Attacks targeting IT firms stir concern, controversy
The Exaramel backdoor, discovered by ESET in 2018, resurfaces in a campaign hitting companies that use an outdated version of a popular IT monitoring tool
France’s national cybersecurity agency ANSSI has disclosed details about an intrusion campaign targeting IT services firms that run the Centreon IT resource monitoring tool. The attacks, which have hit mainly web hosting providers based in France, are thought to have stayed under the radar for up to three years.
“On compromised systems, ANSSI discovered the presence of a backdoor in the form of a webshell dropped on several Centreon servers exposed to the internet. This backdoor was identified as being the P.A.S. webshell, version number 3.1.4. On the same servers, ANSSI found another backdoor identical to one described by ESET and named Exaramel,” said the agency.
Indeed, the latter was discovered and analyzed by ESET researchers in 2018. Exaramel is an upgrade of the backdoor that was at the heart of Industroyer, which caused an hour-long blackout in and around Ukraine’s capital, Kiev, in late 2016. However, ESET detected Exaramel at an organization that is not an industrial facility – similarly to ANSSI, after all. Both Exaramel and Industroyer are the work of the TeleBots (aka Sandworm) APT group, which also unleashed the NotPetya (aka DiskCoder.C) wiper disguised as ransomware in 2017. TeleBots is descended from BlackEnergy, a group whose eponymously named malware was responsible for a power outage that affected a quarter of a million homes in Ukraine in late 2015.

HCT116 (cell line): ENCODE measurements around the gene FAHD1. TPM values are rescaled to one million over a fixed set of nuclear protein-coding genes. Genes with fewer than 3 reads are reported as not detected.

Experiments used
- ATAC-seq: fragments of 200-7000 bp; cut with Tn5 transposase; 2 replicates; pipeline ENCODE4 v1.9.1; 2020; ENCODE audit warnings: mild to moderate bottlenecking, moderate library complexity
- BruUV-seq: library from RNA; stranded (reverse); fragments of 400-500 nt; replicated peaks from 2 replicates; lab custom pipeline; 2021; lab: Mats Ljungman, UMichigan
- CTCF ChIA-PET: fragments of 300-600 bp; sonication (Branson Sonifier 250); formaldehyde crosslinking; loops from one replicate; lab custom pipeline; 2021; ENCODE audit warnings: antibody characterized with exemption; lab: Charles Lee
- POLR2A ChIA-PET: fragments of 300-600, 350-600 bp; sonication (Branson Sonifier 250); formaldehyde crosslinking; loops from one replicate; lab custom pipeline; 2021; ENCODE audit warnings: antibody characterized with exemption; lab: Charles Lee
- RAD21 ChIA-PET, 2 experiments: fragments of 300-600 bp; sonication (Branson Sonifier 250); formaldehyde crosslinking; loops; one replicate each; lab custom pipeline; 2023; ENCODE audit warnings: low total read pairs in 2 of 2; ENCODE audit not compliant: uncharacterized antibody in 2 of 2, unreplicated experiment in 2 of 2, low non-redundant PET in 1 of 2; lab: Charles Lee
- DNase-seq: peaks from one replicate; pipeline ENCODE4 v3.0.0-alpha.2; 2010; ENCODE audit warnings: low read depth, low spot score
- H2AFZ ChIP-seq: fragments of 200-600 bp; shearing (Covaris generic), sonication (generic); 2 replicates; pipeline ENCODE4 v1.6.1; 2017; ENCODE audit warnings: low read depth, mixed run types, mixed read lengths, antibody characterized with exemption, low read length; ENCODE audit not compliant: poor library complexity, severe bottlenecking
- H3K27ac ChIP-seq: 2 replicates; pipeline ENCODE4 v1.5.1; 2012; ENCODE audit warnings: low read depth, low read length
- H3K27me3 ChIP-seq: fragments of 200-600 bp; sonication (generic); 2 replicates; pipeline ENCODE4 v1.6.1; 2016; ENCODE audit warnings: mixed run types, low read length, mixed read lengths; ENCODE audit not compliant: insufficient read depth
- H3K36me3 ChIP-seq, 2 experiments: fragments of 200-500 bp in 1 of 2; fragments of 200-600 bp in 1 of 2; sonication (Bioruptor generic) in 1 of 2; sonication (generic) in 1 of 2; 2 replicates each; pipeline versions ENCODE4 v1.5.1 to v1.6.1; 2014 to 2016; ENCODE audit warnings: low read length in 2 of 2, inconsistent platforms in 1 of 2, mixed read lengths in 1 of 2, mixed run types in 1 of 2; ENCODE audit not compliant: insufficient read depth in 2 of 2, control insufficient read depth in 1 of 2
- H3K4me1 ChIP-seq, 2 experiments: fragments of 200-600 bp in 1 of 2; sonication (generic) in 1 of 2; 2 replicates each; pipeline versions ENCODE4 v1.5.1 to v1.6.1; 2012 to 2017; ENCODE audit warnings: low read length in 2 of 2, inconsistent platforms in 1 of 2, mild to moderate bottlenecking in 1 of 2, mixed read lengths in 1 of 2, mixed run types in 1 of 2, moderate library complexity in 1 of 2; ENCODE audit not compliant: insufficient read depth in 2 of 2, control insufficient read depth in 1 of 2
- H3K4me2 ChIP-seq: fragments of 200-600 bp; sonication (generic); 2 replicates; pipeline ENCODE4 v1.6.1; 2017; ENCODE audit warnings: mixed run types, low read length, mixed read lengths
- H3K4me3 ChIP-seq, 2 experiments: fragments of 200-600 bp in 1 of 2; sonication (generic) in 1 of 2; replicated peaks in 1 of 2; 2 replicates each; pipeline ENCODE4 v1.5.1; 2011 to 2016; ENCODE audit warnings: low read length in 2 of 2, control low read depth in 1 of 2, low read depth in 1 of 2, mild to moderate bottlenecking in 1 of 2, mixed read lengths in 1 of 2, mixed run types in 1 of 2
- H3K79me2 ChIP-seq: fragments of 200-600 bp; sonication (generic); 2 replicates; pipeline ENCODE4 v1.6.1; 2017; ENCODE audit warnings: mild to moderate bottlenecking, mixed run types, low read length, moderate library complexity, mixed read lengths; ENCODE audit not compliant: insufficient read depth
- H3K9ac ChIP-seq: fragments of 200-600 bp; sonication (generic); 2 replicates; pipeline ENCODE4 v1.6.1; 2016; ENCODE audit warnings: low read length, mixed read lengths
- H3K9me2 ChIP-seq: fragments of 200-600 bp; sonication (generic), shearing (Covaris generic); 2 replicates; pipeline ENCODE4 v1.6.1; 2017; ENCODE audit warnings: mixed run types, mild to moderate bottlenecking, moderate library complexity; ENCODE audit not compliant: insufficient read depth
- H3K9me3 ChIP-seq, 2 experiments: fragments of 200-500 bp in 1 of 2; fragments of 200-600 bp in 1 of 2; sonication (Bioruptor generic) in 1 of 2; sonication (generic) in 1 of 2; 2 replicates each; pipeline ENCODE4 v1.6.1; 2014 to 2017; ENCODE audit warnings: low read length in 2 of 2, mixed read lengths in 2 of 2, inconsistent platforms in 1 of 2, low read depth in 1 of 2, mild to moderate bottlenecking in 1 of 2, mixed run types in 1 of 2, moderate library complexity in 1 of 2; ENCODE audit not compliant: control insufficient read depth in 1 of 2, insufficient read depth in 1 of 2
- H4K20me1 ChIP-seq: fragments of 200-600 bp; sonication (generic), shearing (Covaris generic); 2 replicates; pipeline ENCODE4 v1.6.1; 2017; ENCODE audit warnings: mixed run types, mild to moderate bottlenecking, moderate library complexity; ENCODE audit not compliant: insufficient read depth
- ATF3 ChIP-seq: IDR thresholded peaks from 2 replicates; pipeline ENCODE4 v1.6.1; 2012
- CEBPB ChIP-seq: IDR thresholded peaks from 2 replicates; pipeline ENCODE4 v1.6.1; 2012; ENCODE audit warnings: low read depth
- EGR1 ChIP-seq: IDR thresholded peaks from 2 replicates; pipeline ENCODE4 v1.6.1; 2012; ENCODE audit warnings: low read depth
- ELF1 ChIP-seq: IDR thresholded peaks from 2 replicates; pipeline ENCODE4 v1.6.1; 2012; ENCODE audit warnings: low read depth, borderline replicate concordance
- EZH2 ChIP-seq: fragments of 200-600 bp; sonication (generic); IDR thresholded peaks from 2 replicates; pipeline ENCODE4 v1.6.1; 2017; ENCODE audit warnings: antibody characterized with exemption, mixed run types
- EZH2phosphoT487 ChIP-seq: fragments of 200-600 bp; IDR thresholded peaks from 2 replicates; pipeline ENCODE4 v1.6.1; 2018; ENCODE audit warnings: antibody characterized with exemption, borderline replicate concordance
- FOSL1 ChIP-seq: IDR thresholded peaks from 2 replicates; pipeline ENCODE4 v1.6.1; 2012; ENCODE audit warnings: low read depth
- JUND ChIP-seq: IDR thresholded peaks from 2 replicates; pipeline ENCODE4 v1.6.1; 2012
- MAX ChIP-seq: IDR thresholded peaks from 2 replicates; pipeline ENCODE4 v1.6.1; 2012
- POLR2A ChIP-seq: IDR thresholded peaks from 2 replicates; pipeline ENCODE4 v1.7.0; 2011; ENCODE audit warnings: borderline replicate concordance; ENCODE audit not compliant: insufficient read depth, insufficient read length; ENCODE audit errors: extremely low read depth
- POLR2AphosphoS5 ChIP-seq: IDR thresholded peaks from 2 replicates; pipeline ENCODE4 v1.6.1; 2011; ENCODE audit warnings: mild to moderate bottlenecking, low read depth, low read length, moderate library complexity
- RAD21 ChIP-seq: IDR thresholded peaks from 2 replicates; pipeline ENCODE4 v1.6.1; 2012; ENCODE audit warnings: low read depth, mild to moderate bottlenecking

According to ANSSI, the initial attack vector and the purpose of the campaign against firms running Centreon are unclear. While different in nature, the attacks immediately caused concerns about being potentially as damaging as the sweeping SolarWinds hack.
Outdated and unpatched
Soon after the news broke, Centreon, the developer behind the eponymous monitoring tool, threw new light on the issue. The company stressed that the threat actor infiltrated 15 “entities”, but none from the ranks of its numerous customers, many of which are blue-chip companies.
Importantly, the campaign targeted versions of Centreon’s software that are five years past end-of-life and were used by open-source developers, said the firm. Additionally, contrary to the company’s recommendations, the tools’ web interfaces were exposed to the internet.
The company denied that this was an example of a supply-chain attack and recommended that all users who still run one of the tool’s obsolete versions should update to a newer and supported version.